By Marc Kovac
The Ohio Senate began work this week on a new tax cut, prompted by expected state savings from a Medicaid expansion backed by federal funds.
Sen. Chris Widener, R-Springfield, one of two Republican lawmakers on the state Controlling Board who signed off on spending authority to accommodate the move, offered testimony before the Senate Finance Committee on legislation that would cut income tax rates by an additional 4 percent across the board.
“I am a firm believer that Ohio families are the best stewards of their own money, and that allowing Ohio taxpayers to directly benefit from the unbudgeted savings is an economically sensible thing to do,” Widener said.
“Allowing individual Ohioans to prioritize their needs with their own money will create an environment in which the economic impact of those funds are maximized, both in relation to the individual taxpayer and the state of Ohio as well.”
But one Democratic member of the Senate Finance Committee and the Republican head of the Ohio House both voiced reservations of the proposal, questioning whether funds should instead be directed into other services.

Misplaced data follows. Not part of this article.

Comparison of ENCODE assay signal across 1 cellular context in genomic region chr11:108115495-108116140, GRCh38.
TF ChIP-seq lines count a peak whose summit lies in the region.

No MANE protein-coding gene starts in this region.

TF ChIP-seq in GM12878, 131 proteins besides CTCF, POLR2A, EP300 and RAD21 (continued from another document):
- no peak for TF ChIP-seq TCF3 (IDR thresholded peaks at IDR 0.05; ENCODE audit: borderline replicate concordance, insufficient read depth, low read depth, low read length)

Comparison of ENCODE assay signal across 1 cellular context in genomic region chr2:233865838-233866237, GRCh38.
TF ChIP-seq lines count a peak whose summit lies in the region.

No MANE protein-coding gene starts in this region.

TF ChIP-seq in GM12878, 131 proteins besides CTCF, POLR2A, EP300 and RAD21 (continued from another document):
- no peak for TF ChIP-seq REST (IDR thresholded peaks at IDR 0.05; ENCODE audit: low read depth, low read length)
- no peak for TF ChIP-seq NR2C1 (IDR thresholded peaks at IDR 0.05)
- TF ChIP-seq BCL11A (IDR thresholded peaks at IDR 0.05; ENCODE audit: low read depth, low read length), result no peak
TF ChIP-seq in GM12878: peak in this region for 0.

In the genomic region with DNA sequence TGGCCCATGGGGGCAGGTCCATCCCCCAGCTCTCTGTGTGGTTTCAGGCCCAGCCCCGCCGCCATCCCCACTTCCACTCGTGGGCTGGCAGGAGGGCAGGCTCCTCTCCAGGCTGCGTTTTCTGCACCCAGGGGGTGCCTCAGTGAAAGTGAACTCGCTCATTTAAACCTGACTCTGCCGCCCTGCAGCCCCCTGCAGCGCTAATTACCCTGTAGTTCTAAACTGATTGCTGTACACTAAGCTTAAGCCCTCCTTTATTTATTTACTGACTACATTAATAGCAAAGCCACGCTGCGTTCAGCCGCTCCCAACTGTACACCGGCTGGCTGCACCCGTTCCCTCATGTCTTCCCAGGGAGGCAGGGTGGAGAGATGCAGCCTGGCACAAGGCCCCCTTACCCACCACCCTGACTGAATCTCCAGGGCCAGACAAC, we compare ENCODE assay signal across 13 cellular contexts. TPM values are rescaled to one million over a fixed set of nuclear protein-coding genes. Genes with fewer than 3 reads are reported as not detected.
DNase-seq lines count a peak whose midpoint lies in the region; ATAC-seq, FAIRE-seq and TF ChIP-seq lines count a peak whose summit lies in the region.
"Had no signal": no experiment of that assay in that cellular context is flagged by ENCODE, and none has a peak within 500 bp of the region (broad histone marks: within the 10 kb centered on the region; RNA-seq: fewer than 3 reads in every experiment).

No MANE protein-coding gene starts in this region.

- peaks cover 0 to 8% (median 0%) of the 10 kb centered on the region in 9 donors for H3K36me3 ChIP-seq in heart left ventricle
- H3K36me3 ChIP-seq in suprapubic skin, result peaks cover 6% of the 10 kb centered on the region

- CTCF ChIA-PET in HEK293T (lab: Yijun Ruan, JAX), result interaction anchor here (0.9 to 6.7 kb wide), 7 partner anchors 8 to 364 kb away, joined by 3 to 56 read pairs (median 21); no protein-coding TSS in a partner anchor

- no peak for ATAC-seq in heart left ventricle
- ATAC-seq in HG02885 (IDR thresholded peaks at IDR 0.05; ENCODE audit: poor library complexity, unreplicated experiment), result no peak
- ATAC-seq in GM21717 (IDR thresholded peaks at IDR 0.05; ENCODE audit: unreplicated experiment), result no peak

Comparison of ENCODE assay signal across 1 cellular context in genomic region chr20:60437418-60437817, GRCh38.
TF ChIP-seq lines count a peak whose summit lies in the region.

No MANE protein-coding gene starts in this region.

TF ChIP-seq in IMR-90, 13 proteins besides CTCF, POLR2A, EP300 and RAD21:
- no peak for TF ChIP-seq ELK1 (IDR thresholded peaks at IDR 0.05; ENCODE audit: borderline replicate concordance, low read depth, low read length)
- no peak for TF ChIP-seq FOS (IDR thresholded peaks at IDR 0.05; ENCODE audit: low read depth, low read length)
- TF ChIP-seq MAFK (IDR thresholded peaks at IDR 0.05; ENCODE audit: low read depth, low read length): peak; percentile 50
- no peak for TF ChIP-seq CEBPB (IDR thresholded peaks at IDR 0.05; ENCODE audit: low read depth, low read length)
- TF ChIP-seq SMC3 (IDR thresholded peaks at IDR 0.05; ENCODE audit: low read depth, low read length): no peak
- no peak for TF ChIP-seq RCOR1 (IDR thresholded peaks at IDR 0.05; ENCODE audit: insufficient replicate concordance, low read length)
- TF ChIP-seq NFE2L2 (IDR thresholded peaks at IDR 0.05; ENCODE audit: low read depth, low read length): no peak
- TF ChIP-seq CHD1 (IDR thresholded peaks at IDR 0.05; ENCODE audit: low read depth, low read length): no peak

Sen. Joe Schiavoni of Boardman, D-33rd, asked Widener during his sponsor testimony, “If you’re going to invest $404 million somewhere, shouldn’t it be invested in something that you can see results with — early childhood education or back into the public schools so that we can give every student the opportunity to grow rather than just to give a little bit to everybody?”
House Speaker Bill Batchelder, R-Medina, who said he hadn’t reviewed Widener’s legislation, said he thought lawmakers should consider other pressing needs before moving forward with a tax cut.
“The veterans are not being adequately treated, [and] we have tremendous problems with heroin addiction in this state,” he said.
“We have a lot of problems. I think we probably [should] look there first. I’m not being critical of the Senate, but I think we want to look there before we would do a cut of that size.”